Rolls Royce Case Study

Topics: Enterprise resource planning, Management, Business process Pages: 7 (1751 words) Published: March 9, 2013
Change is modification of a structure or process of a system, that maybe good or even bad. It disturbs the existing equilibrium or status quo of an organanization, or various other parts of an organization in varying degrees of speed and significance, this is further explained in reference to the Rolls Royce Case Study:

When change takes place to due to external forces it is called a reactive change. This can be achieved by applying an Enterprise Resource Planning (ERP) to achieve a positive result. Parties concerned include: purchasers, contractors and manufacturers, especially for supply chains. A critical factor to eliminate failure is planning and pre testing the temperament of an ERP. In the past, business measured competition on the price and quality. The inclusions of the following systems are critical for supply chain units to operate in harmony, they include: new technology, electronic data exchange (EDI), Manufacturing Resource planning (MRPII), enterprise resource planning (ERP). The implementation of ERP in business since the early 90’s has reduced costs, be highly implemented and maintain high quality standards. (Lucas et al., 1988).

SAP (Systems, Applications and Process in Data Processing) became the common denominator for most businesses to integrate the organizational processes by using one common language.

The real time concept “R” variable within SAP, evolved since the birth of SAP, with an intention of having a high end business solution. This approach was to address both software and application needs of the business. Rolls Royce ventured into a few company acquisitions before analyzing its abilities in gaining a commercial enterprise. The company found a secure niche in the US markets, allowing the business to be deemed as great stakeholders for aerospace and defense industry. This iconic revolution resulted in the implementation of initiating a well structured organization to meet customer requirements.

Rolls Royce attempted over 1500 internal systems to co ordinate and meets the needs of the company; however this was unsuccessful, and resulted in high costs, poor quality, and a disconnected work structure.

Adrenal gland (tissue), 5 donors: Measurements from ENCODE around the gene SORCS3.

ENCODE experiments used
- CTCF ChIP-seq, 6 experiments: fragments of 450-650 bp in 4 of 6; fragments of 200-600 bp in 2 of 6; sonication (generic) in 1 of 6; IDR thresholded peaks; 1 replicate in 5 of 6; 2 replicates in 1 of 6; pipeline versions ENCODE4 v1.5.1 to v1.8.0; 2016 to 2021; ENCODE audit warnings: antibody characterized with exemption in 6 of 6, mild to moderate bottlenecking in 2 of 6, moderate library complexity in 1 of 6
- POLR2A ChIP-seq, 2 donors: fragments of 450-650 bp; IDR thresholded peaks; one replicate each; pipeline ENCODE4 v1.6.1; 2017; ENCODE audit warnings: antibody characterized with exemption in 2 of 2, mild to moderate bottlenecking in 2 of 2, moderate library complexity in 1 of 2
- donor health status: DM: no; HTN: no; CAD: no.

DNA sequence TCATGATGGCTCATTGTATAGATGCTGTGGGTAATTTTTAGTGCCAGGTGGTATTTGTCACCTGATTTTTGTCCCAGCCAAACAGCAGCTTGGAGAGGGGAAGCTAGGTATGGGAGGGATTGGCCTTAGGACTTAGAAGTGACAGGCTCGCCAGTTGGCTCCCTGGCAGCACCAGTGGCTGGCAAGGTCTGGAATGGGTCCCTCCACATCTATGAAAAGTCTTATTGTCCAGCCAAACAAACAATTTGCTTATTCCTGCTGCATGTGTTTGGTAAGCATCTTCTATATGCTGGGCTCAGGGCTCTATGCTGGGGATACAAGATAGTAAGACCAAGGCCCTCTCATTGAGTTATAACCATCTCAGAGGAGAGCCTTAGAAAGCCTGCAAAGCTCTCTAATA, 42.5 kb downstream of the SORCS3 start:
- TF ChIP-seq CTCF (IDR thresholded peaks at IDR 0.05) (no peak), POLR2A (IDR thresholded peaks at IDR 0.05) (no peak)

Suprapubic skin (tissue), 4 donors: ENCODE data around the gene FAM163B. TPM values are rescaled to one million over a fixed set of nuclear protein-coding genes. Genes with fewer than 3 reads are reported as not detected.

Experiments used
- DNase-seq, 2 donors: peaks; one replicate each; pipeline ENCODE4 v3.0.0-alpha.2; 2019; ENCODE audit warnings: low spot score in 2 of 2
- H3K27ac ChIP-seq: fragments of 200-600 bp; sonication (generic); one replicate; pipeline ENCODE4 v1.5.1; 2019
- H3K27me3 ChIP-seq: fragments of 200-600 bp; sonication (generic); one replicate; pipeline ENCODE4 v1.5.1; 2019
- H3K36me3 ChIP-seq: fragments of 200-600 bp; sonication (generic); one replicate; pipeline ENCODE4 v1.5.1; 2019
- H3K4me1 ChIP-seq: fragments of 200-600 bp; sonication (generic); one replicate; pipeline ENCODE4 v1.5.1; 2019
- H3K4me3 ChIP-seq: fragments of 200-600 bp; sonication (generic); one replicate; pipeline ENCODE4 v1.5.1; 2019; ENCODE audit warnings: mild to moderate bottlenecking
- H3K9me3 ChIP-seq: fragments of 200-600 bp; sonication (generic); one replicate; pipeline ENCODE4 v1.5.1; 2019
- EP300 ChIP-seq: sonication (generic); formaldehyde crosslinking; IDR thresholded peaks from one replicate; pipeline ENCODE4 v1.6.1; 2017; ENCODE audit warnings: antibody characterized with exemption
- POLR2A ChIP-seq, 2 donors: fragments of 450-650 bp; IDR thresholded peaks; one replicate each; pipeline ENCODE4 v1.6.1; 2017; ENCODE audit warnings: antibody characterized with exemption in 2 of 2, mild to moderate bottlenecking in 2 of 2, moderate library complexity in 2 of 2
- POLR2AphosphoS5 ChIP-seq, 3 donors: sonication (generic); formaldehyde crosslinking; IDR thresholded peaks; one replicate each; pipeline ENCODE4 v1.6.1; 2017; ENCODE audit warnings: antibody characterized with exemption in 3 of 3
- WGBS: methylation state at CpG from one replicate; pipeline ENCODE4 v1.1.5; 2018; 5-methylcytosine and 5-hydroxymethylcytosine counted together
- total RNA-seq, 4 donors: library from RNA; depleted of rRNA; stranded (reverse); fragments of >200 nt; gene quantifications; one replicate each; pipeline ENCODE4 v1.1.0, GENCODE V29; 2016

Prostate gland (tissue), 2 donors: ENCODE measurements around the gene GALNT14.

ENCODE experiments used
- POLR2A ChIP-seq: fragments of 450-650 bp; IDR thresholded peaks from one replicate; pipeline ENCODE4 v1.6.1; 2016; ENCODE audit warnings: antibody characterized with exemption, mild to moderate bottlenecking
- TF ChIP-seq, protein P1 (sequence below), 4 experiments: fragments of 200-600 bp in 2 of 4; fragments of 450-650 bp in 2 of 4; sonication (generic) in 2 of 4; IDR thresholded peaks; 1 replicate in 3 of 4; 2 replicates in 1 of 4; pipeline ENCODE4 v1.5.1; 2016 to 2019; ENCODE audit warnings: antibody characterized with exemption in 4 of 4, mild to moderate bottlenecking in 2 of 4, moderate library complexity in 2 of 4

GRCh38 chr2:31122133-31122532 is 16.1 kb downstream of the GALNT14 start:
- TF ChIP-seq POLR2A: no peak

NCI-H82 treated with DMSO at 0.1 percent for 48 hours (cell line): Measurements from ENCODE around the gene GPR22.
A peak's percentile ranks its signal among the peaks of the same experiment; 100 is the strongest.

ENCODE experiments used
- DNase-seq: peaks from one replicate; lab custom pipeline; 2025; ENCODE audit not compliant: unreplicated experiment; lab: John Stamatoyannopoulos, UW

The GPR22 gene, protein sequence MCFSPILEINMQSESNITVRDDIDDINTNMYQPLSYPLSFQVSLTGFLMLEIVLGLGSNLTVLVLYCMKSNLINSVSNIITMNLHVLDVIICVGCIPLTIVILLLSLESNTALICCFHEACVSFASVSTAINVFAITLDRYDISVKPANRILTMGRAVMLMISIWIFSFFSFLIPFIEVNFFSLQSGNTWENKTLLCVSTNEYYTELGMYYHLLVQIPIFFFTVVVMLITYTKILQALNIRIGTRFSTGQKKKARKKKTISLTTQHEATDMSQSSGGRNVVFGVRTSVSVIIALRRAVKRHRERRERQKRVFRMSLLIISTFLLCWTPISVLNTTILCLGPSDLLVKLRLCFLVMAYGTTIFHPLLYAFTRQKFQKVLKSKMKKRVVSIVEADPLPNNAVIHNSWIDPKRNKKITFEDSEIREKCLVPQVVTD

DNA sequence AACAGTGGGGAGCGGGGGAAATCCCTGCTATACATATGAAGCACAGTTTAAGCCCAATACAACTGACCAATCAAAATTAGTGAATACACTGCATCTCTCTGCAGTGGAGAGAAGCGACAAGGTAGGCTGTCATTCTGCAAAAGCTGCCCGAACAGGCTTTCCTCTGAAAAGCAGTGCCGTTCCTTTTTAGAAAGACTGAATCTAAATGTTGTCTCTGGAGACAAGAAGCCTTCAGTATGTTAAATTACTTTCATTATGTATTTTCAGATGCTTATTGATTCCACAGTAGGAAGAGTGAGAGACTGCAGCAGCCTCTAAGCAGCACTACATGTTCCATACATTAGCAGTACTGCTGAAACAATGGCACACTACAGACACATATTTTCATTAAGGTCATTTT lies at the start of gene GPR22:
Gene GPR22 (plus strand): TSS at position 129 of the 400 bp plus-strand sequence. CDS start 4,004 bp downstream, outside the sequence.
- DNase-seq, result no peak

MERLIN, MRPII were in-house systems that was designed to a composition of effort with IBIS (Inventory based instructing system) measured against the accurate financial reports as a successful end – end business solution in supply chain processes, was another failed attempt. In trying to keep abreast and aligned to advanced technology. The system did not allow for information sharing between the internal and external drivers of the business (namely, the suppliers, customers and partners). In the late 90’s Rolls Royce, considered EDS (Electronic Data Services), as an outsourced business partner to assist them in meeting their IT objectives within the aerospace business. The company then adopted a procumbent structure in line with the customer focused business unit and the production based units, with the overall control decision making taken from business. Transformation and implementation of new technology affects certain areas of the business. The first contact to change in an organizational process, are the employees. The discretion and tact that management that the business poses determines the successful implementation and sustainability of the change. Training needs were identified to address implementation of new system, included both change management and knowledge based training. This transition from a client server (Rolls Royce) system to a seamless system, SAP R3.

Cultural difficulties impacted on business process automation. The highly qualified project team of professionals from EDS was assigned to manage the system and facilitate technical training and to the management and support the end users. A robust system such as SAP R3 works in conjunction with ABAP (Advanced Business Application Process) to support the available resources. The transition was to...
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